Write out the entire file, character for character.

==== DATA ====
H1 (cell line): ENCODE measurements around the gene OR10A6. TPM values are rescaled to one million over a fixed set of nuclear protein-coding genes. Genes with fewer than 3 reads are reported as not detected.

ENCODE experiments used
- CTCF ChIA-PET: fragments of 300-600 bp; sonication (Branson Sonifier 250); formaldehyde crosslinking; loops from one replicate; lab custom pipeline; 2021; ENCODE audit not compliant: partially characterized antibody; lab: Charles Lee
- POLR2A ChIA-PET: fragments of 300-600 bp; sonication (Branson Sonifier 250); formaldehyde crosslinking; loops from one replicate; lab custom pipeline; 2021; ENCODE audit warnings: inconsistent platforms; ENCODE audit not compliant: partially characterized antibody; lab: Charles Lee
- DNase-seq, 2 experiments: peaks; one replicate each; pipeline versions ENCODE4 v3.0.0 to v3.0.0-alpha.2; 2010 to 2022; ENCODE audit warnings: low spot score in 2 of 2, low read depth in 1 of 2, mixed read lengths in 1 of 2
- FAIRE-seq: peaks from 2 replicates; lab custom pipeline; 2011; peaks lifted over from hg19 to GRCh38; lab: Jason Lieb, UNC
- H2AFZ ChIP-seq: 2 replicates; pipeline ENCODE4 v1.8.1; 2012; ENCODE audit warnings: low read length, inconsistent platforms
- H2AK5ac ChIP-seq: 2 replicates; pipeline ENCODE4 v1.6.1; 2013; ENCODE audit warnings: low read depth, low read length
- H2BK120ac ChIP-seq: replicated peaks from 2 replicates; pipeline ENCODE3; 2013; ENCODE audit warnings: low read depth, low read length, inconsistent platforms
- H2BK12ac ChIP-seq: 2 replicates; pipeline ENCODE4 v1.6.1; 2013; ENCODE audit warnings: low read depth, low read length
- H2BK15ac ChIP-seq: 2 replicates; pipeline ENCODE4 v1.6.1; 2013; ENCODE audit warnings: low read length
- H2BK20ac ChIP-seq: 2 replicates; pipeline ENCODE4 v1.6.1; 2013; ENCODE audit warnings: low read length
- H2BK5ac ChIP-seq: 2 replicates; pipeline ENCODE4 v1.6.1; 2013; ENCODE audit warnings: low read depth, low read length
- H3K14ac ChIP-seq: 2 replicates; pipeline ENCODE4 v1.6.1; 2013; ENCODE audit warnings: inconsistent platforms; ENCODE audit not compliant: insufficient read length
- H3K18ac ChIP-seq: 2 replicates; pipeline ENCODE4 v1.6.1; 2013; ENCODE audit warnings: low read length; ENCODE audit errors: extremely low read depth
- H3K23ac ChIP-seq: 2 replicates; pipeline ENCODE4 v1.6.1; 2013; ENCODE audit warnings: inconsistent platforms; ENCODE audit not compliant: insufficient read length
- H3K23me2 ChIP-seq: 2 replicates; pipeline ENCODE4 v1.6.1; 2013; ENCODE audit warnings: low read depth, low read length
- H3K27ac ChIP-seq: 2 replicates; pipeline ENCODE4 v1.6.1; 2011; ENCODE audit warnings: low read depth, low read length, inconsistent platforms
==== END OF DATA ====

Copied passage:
H1 (cell line): ENCODE measurements around the gene OR10A6. TPM values are rescaled to one million over a fixed set of nuclear protein-coding genes. Genes with fewer than 3 reads are reported as not detected.

ENCODE experiments used
- CTCF ChIA-PET: fragments of 300-600 bp; sonication (Branson Sonifier 250); formaldehyde crosslinking; loops from one replicate; lab custom pipeline; 2021; ENCODE audit not compliant: partially characterized antibody; lab: Charles Lee
- POLR2A ChIA-PET: fragments of 300-600 bp; sonication (Branson Sonifier 250); formaldehyde crosslinking; loops from one replicate; lab custom pipeline; 2021; ENCODE audit warnings: inconsistent platforms; ENCODE audit not compliant: partially characterized antibody; lab: Charles Lee
- DNase-seq, 2 experiments: peaks; one replicate each; pipeline versions ENCODE4 v3.0.0 to v3.0.0-alpha.2; 2010 to 2022; ENCODE audit warnings: low spot score in 2 of 2, low read depth in 1 of 2, mixed read lengths in 1 of 2
- FAIRE-seq: peaks from 2 replicates; lab custom pipeline; 2011; peaks lifted over from hg19 to GRCh38; lab: Jason Lieb, UNC
- H2AFZ ChIP-seq: 2 replicates; pipeline ENCODE4 v1.8.1; 2012; ENCODE audit warnings: low read length, inconsistent platforms
- H2AK5ac ChIP-seq: 2 replicates; pipeline ENCODE4 v1.6.1; 2013; ENCODE audit warnings: low read depth, low read length
- H2BK120ac ChIP-seq: replicated peaks from 2 replicates; pipeline ENCODE3; 2013; ENCODE audit warnings: low read depth, low read length, inconsistent platforms
- H2BK12ac ChIP-seq: 2 replicates; pipeline ENCODE4 v1.6.1; 2013; ENCODE audit warnings: low read depth, low read length
- H2BK15ac ChIP-seq: 2 replicates; pipeline ENCODE4 v1.6.1; 2013; ENCODE audit warnings: low read length
- H2BK20ac ChIP-seq: 2 replicates; pipeline ENCODE4 v1.6.1; 2013; ENCODE audit warnings: low read length
- H2BK5ac ChIP-seq: 2 replicates; pipeline ENCODE4 v1.6.1; 2013; ENCODE audit warnings: low read depth, low read length
- H3K14ac ChIP-seq: 2 replicates; pipeline ENCODE4 v1.6.1; 2013; ENCODE audit warnings: inconsistent platforms; ENCODE audit not compliant: insufficient read length
- H3K18ac ChIP-seq: 2 replicates; pipeline ENCODE4 v1.6.1; 2013; ENCODE audit warnings: low read length; ENCODE audit errors: extremely low read depth
- H3K23ac ChIP-seq: 2 replicates; pipeline ENCODE4 v1.6.1; 2013; ENCODE audit warnings: inconsistent platforms; ENCODE audit not compliant: insufficient read length
- H3K23me2 ChIP-seq: 2 replicates; pipeline ENCODE4 v1.6.1; 2013; ENCODE audit warnings: low read depth, low read length
- H3K27ac ChIP-seq: 2 replicates; pipeline ENCODE4 v1.6.1; 2011; ENCODE audit warnings: low read depth, low read length, inconsistent platforms